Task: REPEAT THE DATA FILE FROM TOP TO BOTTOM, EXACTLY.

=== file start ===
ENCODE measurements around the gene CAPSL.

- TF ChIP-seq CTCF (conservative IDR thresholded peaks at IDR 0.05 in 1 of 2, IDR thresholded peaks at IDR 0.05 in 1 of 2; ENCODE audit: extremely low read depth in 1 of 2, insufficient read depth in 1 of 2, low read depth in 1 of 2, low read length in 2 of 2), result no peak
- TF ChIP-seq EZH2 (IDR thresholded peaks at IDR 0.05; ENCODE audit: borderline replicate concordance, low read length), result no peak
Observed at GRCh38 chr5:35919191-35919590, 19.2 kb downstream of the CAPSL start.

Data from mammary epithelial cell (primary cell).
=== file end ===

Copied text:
ENCODE measurements around the gene CAPSL.

- TF ChIP-seq CTCF (conservative IDR thresholded peaks at IDR 0.05 in 1 of 2, IDR thresholded peaks at IDR 0.05 in 1 of 2; ENCODE audit: extremely low read depth in 1 of 2, insufficient read depth in 1 of 2, low read depth in 1 of 2, low read length in 2 of 2), result no peak
- TF ChIP-seq EZH2 (IDR thresholded peaks at IDR 0.05; ENCODE audit: borderline replicate concordance, low read length), result no peak
Observed at GRCh38 chr5:35919191-35919590, 19.2 kb downstream of the CAPSL start.

Data from mammary epithelial cell (primary cell).